Once upon a time, users had to deal with email quotas that meant they often had to shuffle messages around to stay within their allowed size limit, or else get limited functionality. The Outlook Thread Compressor tool* was written to help reduce the size of a user’s mailbox, and for a while, had thousands of users inside Microsoft. It inspired the Outlook team to write the “Conversation Clean Up” feature, which works in a slightly different way but does similar things.
Nowadays, with 50 or 100GB mailbox quotas being the norm, most Outlook users don’t need to worry about reducing the size of their mailbox other than to keep it from being too hard to use – a tidy mind and all that. But if you have massive mailboxes, the storage and organisation of all your content may put an unnecessary strain on your PC, so it’s worth taking a few steps to check and clean up if you can.
… and marvel at a dialog box that hasn’t changed since the earliest days of Outlook, evidenced by the fact it measures size in KB rather than MB or even GB…
Limits to be aware of
There are some recommended limits that have been given to Exchange/Outlook users over the years – not just about the overall size of the mailbox, but the number of items in certain folders and even the number of folders themselves. See a 2005 post on the Exchange blog here, for example, which advises keeping the item count low on certain folders (< 1,000 items in the Inbox, Calendar and Contacts folder was the recommendation then – also on the Exchange Blog, check out some of the examples in this post for early pioneers of huge mailboxes).
In more recent versions of Outlook, though, there are some guidelines to avoid performance problems:
Now, you’re probably not going to have too many folders with more than 100k items though it might be worth checking Sent Items and Deleted Items. Unfortunately, the mailbox size tool above shows you the total size of each folder, rather than the number of items – and if you want to know how many folder you have, you’d need to manually count them in the scrolling list box: not an easy task if you have lots of them.
It’s quite possible if you’ve had your mailbox for a while, and you’re a very diligent filer (especially if you use a methodology like GTD or tools like ClearContext), you could inadvertently have more than 500 folders – and if you use AutoArchive, then you could find a lot of them are empty, since the archive process moves the items out into another location but leaves the folder structure behind.
FolderCount to the rescue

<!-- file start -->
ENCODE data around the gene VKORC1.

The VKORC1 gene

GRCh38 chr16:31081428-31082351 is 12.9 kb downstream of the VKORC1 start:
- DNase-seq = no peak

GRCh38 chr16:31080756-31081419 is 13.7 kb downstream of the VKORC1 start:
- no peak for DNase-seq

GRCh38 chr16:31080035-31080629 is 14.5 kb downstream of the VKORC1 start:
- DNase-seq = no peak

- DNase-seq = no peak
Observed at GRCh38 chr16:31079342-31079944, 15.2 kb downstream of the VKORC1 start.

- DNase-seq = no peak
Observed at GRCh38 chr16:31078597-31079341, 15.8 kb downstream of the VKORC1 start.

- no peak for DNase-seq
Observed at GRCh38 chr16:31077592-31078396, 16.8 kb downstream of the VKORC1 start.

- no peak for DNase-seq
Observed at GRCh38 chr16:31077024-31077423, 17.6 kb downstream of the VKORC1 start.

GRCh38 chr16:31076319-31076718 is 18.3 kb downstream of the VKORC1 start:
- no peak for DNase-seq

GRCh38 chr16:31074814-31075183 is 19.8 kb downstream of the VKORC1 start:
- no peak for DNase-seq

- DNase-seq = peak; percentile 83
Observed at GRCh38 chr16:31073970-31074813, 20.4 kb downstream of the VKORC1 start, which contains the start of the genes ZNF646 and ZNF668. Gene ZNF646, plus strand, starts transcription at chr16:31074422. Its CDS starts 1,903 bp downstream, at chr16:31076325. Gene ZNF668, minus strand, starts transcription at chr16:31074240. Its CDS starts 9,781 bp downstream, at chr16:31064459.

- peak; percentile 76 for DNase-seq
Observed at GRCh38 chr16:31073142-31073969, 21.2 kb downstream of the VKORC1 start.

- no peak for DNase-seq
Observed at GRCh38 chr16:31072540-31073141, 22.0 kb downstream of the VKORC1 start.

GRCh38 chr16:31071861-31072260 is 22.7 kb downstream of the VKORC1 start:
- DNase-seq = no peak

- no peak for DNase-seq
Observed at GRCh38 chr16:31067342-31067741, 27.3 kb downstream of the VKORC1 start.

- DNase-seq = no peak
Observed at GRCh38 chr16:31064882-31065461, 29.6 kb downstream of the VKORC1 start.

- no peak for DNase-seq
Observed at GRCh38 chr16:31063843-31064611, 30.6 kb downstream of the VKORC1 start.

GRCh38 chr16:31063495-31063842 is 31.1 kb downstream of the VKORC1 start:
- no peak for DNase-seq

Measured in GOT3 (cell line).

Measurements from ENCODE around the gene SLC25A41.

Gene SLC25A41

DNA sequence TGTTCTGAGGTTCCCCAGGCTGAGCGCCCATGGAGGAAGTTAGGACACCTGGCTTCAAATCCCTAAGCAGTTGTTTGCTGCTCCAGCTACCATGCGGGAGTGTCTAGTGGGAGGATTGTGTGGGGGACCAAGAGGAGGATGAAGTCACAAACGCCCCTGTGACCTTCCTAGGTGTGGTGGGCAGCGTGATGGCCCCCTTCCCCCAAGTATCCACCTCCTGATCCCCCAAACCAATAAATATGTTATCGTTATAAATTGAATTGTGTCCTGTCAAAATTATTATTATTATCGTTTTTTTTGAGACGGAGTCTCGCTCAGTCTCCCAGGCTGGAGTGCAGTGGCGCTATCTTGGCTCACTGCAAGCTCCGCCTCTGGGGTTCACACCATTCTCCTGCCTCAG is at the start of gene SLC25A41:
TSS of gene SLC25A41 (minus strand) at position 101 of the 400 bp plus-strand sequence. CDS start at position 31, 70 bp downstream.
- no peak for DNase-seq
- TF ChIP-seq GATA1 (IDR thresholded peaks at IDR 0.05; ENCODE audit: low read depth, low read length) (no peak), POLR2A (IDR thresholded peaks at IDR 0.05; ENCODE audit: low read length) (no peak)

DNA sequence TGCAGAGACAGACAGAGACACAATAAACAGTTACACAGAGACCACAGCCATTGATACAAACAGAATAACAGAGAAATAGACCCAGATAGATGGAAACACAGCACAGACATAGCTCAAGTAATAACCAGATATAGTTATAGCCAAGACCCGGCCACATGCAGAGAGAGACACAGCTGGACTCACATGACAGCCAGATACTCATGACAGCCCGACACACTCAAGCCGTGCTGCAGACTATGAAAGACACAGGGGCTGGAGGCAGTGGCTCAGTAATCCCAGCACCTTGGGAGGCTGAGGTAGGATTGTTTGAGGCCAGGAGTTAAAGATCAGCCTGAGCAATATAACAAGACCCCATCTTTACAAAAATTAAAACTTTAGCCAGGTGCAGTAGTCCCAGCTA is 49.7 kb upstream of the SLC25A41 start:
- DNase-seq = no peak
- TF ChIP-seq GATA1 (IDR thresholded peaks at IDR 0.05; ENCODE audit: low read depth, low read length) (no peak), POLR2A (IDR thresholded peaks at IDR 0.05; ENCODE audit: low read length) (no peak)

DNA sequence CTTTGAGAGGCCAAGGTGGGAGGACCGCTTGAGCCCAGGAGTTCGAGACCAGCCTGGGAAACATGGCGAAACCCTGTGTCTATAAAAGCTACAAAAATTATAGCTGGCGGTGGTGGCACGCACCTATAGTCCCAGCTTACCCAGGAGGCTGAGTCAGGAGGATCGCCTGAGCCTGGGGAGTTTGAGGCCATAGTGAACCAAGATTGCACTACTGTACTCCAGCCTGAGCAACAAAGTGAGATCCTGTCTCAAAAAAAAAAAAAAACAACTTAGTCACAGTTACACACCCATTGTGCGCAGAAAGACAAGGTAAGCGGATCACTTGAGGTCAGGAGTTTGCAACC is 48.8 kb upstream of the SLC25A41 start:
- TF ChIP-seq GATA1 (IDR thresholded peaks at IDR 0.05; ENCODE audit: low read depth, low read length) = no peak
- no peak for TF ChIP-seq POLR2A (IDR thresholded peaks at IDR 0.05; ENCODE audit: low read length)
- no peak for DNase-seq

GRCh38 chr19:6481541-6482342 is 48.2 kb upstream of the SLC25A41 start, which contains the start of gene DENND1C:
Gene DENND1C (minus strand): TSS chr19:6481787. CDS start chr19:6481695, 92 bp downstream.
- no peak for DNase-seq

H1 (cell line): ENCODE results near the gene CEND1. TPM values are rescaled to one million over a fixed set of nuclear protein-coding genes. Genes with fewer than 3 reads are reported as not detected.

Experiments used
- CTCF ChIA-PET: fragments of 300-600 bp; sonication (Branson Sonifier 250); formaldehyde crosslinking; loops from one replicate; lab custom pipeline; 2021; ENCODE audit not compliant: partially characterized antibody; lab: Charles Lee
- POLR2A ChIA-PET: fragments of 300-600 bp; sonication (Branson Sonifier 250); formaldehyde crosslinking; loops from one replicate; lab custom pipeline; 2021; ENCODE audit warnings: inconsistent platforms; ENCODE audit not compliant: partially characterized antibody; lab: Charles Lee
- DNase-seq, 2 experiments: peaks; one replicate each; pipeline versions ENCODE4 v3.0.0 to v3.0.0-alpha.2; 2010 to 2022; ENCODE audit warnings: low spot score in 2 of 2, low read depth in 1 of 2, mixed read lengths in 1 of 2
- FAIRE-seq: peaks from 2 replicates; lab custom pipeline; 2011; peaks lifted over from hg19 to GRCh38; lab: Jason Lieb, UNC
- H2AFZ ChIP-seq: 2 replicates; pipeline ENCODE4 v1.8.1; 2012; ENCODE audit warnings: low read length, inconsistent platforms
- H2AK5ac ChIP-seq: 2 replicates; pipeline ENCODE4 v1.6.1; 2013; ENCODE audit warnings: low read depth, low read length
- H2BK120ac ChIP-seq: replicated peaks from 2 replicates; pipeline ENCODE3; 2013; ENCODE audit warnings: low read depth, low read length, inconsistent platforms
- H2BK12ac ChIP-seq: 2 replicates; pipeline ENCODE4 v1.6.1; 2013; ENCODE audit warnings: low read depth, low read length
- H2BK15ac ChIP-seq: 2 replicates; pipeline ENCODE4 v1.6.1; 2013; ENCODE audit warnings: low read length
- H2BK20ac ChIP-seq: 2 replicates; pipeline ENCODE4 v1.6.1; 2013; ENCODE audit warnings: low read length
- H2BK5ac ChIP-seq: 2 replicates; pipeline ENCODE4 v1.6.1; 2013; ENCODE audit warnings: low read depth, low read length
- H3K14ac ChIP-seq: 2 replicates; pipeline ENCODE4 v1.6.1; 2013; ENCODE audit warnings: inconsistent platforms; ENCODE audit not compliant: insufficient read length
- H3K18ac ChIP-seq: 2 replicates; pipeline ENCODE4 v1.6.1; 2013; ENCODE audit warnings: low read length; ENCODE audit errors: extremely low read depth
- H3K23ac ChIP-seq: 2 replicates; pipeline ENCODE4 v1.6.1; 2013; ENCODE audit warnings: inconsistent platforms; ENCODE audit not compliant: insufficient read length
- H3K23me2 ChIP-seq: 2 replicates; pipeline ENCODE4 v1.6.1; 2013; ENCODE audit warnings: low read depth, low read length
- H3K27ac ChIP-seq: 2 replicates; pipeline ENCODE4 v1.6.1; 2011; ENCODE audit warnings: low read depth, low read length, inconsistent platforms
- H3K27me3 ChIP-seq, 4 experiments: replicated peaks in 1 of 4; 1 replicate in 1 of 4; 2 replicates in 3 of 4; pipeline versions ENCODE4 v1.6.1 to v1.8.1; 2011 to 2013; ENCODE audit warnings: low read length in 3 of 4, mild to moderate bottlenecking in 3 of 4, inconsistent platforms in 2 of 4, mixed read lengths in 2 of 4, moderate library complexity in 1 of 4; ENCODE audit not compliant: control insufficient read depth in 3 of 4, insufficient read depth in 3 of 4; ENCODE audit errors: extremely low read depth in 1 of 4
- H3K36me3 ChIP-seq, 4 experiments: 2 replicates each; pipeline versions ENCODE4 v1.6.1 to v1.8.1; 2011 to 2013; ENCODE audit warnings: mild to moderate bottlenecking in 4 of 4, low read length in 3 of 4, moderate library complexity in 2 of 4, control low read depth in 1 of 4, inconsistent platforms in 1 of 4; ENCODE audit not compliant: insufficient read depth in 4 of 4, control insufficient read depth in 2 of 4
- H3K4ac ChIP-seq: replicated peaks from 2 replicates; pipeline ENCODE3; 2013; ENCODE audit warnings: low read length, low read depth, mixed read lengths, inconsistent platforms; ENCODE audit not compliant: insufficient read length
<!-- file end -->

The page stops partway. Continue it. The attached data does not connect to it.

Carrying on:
Here’s an interesting little hobby project – a macro-enabled Excel sheet which cycles through all the folders in your mailbox, tells you how many items are in each one and offers to get rid of the empty ones for you.
It can be run in:
Use with caution; though anything that is successfully “deleted” will be moved to Deleted Items first, therefore you’ll need to run it again to actually do the damage (or just empty your Deleted Items… a thought that fills some people with dread).
To run it, click on the link above, save the file locally, open it up in Excel and you’ll need to enable the Macros to run – probably by first enabling editing, and then allowing macros by “Enable Content”.
Once you’ve done that, click on the appropriate button to let it run. I’d suggest starting with the top one until you feel brave…
*The Thread Compressor tool was made available externally after a time, but the domain disappeared… the actual Outlook Addin is again available here, but you’re a bit on your own as far as installing and using it is concerned…
Lots of people like to-do lists – from Post-it notes stuck on the side of your monitor (or the digital equivalent on your PC’s desktop), to the Tasks you might have in Outlook, up to dedicated list-management apps that run on your PC and on your phone; such delights have been covered in ToW’s passim, (the Wunder of lists, or what a right To-Do we’re in… see #various).
The Windows Weekly video from MJF and Paul Thurrott talked a little about To-Do recently, too.
See here for more details on the updates. List sharing sounds a lot like the existing Wunderlist capability, to collaborate on tasks with someone you work or live with; for now at least it’s most likely one or the other.
You can share a list with someone else only within the same organisation, if you’re signed in with Office 365 credentials – so you can’t share with parties outside of your own O365 org. if you choose to mix work and home, then you’d need to sign in with your Microsoft Account to be able to share tasks with your SO, unless they also happen to be a co-worker.
Steps are simply a way of breaking things down – handy if your method of task management starts with “Sort my life out” / “Get a new job” / “become a millionaire”, rather than going in at the level where action is obvious… (“Tidy my bedroom” / “re-write my CV” / “buy a lottery ticket”).
There are so many time management tools and techniques out there; like diets, maybe one day we’ll find a single one that can’t be improved on, and put an end to the industry peddling new ideas. Some people love to work on task management, some people just don’t do it. We think we work one way, but when stressed, do it the other…
Before you do any more thinking on Time Management, go and watch the lecture by the late Randy Pausch – a brilliant professor and speaker, had terminal pancreatic cancer when he delivered “The Last Lecture” and then, later (wha?), gave an extremely practical session on time management: someone with hardly any time left (he died 8 months later) knows more about managing time than any corporate productivity jockey.